This article was originally published in February 2015, and was updated in 2018 to adjust the version, as well as other minor edits and additions.
Users arriving at a website are focused as much on the visual design of a website as they are on the content they are hoping to find there.
Traditionally, designers and developers have used individual images/sprite-sheets for their icons; these graphics were a series of pixel-perfect images that would be used in specific parts of the site (such as in the search bar, on navigational elements, as loading icons, etc).
Displaying icons with images/sprites worked well for a long time (and many websites will still use them). However, with the focus on responsive design more important than ever, the challenge has been providing stunning iconography that looks great regardless of your device.
What Are Font Icons?
Font icons are a way in which we can display fully responsive, customizable icons on our website without the use of additional images or sprite-sheets.
Font icons are exactly what they sound like, a font made up entirely of icons.
Where a normal font defines characters such as ‘a’, ‘b’, ‘c’, an icon font defines characters that are symbols, such as the search symbol, the menu toggle symbol, and a whole heap of others — all in one font.
Why Would I Use Font Icons?
Traditional images have worked well historically, but icon fonts give us a greater amount of flexibility and let us more easily manage our icons, and do so with responsiveness and ease.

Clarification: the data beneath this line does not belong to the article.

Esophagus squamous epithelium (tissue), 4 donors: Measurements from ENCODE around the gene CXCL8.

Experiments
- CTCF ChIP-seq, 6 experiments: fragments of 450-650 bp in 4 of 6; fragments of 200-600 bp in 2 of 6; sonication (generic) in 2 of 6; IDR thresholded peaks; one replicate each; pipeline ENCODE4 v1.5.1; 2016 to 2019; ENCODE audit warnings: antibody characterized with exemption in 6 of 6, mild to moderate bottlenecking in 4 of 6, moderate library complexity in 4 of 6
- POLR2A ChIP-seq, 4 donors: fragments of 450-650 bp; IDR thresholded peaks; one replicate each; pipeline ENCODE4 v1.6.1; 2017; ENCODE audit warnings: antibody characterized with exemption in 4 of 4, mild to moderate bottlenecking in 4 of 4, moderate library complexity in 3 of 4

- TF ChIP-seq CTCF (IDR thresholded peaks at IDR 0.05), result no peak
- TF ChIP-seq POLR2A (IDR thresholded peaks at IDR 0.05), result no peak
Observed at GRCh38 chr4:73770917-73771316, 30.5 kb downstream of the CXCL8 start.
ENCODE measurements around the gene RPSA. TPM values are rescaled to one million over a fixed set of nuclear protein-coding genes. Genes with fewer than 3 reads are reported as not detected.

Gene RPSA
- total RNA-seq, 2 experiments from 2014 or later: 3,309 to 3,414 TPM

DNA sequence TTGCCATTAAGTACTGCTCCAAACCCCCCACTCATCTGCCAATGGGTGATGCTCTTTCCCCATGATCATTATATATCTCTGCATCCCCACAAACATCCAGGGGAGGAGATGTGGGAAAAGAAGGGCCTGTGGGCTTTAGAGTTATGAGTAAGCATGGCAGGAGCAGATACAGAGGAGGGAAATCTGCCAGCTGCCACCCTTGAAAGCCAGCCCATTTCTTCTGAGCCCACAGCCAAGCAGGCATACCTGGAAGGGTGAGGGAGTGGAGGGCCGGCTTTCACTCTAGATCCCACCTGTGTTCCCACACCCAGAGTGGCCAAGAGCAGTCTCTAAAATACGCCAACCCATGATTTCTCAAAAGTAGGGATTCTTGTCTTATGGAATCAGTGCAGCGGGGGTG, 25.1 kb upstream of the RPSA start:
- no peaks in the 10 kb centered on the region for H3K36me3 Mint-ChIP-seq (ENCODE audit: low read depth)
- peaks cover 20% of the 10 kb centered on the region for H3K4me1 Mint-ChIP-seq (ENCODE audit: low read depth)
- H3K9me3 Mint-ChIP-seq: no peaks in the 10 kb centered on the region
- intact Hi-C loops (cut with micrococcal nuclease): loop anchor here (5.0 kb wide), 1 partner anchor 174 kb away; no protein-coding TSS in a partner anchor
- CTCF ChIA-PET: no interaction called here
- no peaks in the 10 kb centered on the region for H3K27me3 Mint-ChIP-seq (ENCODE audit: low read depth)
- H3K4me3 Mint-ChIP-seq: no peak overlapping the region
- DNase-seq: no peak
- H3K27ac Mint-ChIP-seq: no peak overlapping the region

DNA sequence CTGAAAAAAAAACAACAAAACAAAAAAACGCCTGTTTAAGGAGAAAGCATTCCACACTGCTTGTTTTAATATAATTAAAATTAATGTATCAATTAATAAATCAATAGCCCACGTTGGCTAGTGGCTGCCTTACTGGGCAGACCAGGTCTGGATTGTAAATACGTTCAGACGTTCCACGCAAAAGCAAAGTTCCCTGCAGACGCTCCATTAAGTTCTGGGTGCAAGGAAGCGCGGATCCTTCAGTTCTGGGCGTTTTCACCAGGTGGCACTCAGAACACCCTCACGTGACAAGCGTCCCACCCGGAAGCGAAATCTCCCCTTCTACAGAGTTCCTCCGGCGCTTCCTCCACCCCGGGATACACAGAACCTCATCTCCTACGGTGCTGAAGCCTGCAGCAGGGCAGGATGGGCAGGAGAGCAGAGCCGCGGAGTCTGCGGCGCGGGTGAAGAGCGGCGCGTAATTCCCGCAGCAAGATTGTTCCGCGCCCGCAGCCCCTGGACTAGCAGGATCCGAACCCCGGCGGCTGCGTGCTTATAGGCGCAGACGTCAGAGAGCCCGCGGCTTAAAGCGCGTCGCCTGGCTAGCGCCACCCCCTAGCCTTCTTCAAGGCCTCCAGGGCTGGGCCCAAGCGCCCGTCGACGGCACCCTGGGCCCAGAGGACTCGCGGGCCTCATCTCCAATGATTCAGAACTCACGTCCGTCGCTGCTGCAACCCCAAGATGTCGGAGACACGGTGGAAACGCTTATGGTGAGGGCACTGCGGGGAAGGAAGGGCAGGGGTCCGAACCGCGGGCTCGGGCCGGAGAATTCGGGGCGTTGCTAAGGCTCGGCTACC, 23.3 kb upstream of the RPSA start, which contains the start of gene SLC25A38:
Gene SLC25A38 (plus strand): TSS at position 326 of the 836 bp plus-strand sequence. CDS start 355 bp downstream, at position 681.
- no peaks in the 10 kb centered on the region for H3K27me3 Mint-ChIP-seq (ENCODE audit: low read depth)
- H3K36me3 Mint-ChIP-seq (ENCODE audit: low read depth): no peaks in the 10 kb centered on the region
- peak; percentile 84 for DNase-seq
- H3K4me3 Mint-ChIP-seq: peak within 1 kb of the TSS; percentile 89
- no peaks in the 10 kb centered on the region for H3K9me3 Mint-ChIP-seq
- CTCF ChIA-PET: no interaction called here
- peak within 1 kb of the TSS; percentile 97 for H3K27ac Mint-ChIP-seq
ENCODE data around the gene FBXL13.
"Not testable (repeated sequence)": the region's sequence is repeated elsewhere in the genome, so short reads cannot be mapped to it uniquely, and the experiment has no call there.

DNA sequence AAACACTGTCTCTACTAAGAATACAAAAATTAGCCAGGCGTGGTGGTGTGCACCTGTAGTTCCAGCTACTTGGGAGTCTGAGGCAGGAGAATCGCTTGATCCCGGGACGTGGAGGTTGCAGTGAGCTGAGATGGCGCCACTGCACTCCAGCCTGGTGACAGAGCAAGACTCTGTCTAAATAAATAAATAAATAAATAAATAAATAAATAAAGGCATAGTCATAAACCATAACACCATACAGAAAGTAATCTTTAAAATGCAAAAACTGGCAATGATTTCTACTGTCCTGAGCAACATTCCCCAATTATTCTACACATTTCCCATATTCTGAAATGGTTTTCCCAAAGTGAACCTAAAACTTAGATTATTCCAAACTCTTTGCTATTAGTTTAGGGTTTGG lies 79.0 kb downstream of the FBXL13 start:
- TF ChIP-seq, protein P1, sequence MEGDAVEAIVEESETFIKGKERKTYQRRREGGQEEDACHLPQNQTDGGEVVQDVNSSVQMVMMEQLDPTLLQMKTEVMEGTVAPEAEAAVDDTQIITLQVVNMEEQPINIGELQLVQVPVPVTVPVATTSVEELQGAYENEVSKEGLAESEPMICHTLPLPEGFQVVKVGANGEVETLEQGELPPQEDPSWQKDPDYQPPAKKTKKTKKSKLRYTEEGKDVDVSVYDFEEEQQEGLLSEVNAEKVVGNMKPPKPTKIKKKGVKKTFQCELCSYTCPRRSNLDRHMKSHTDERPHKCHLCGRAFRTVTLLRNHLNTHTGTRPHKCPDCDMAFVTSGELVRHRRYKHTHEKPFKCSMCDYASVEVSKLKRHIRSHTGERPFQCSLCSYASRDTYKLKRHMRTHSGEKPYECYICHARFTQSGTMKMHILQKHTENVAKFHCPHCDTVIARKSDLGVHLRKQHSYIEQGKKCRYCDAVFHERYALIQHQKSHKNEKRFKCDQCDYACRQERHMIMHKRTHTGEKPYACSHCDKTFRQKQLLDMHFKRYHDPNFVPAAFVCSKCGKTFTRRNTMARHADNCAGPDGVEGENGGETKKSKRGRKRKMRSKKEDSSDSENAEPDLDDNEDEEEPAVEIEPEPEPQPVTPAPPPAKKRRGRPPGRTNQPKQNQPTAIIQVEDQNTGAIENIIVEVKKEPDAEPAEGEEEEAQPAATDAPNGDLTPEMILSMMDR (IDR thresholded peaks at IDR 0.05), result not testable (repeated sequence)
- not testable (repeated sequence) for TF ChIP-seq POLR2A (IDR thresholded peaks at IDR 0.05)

Font Icons are Fully Responsive
- These icons are vectors and can be scaled to any size without any loss of quality.
- Traditional images are raster images and created at a set size/dimension (usually based on a grid such as 48×48) These images can look awful when resized or when viewed on a high resolution device.
Font Icons can be styled, positioned and manipulated
- Font icons can be controlled as if they were typical fonts; you can set their color, background color, text alignment, line height and other attributes to style them using CSS.
- Traditional images don’t give you fine control. If you want an image to be slightly different in color or size, you will need to upload a different image.
Font Icons are Cross-Browser and Abundantly Available
- Font Icons have deep compatibility all the way back to ancient browsers (I’m looking at you, IE6)
- There are dozens of great icon fonts that designers have spent countless hours on; these fonts are usually updated frequently and refined to provide the best experience.
Here is a random example of an icon font; no images required.
With all the great free icon fonts out there, very little reason exists to use traditional images for icons anymore. However, there are still some debatable downsides to icon fonts.
- Browser and OS differences – Because these are fonts, it’s up to the browser how it renders the icons (there are subtle variations between each OS, between browsers, and even between different versions of the same browser). Traditional images, however, look the same regardless of what they are viewed on.
- Not every icon exists – Designers have covered most of the icons you will need in your projects; however, not all icons imaginable have been created, and so you may find yourself having to rely on images in some situations.